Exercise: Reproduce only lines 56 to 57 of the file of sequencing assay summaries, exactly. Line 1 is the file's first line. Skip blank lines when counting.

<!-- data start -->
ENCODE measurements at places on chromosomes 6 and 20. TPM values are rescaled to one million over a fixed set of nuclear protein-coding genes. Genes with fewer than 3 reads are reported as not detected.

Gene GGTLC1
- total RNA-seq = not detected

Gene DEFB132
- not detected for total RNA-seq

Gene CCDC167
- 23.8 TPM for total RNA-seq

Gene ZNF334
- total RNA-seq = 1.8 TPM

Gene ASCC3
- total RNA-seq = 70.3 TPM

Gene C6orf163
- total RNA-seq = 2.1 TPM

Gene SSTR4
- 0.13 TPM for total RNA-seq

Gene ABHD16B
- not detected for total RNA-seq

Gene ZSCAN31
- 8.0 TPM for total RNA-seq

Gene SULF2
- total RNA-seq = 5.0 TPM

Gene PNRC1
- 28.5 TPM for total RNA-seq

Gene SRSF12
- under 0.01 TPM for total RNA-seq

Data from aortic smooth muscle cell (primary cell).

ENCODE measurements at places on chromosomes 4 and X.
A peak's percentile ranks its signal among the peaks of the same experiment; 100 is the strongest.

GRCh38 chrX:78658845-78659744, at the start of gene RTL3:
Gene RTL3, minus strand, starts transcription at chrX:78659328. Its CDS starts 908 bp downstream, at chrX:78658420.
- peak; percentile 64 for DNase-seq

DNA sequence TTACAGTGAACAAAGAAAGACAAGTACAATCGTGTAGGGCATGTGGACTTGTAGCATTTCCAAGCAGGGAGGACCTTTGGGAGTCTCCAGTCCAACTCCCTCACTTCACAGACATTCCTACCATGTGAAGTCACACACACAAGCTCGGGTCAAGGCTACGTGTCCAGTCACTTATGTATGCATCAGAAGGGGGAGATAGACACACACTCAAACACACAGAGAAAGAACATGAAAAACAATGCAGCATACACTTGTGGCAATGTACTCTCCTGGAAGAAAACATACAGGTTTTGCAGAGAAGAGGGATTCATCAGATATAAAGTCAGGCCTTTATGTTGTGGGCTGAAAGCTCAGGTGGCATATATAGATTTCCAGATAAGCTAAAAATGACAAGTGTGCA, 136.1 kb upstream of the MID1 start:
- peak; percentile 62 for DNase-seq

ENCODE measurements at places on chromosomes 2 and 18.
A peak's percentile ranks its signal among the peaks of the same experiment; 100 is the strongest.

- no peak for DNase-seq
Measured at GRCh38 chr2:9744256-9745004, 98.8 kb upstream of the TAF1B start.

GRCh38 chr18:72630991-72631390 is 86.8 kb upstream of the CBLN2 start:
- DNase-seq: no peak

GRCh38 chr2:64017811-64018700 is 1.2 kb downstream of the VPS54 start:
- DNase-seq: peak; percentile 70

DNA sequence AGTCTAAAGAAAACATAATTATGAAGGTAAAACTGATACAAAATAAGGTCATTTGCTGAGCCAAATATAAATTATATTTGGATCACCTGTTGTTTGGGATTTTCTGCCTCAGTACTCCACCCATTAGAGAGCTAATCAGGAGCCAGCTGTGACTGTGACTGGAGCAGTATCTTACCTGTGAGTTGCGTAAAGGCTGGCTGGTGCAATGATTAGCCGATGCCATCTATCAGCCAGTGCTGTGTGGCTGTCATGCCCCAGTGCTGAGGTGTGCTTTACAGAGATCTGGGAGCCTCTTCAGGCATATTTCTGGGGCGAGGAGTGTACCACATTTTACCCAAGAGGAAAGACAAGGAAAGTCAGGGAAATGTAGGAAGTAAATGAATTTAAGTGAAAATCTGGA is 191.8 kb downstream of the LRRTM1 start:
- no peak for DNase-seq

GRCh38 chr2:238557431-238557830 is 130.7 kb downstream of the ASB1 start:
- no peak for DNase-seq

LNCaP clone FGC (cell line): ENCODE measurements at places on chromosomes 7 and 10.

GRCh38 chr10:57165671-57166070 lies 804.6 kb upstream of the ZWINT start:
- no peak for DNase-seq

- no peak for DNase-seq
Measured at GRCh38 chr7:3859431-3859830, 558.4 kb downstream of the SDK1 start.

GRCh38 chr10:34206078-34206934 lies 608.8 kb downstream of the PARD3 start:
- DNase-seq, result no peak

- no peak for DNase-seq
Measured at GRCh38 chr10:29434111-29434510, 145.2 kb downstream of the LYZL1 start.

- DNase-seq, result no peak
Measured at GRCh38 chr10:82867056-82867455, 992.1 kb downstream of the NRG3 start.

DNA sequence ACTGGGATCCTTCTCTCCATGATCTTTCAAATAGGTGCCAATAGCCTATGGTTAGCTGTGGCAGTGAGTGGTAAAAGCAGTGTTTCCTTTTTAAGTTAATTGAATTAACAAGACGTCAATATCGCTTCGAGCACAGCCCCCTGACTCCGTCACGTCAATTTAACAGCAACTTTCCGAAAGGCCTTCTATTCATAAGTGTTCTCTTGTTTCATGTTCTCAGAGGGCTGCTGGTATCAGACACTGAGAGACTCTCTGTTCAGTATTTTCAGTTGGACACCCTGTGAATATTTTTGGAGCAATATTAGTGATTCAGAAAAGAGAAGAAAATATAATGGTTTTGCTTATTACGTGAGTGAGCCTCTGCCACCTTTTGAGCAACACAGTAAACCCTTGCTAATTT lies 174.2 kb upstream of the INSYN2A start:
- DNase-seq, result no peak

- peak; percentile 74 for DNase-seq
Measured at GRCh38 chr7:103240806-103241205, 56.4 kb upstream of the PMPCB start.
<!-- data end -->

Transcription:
Measured at GRCh38 chr10:82867056-82867455, 992.1 kb downstream of the NRG3 start.

DNA sequence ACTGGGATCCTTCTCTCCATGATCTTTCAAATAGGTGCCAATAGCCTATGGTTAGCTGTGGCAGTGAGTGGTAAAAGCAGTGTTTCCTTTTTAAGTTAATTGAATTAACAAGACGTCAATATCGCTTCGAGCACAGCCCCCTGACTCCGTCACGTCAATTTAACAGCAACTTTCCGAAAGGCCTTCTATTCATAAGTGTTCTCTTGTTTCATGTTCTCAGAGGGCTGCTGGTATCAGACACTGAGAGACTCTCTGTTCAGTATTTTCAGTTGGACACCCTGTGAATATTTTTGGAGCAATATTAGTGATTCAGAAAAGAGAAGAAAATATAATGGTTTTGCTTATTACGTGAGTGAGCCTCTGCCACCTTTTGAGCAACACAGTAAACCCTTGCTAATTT lies 174.2 kb upstream of the INSYN2A start: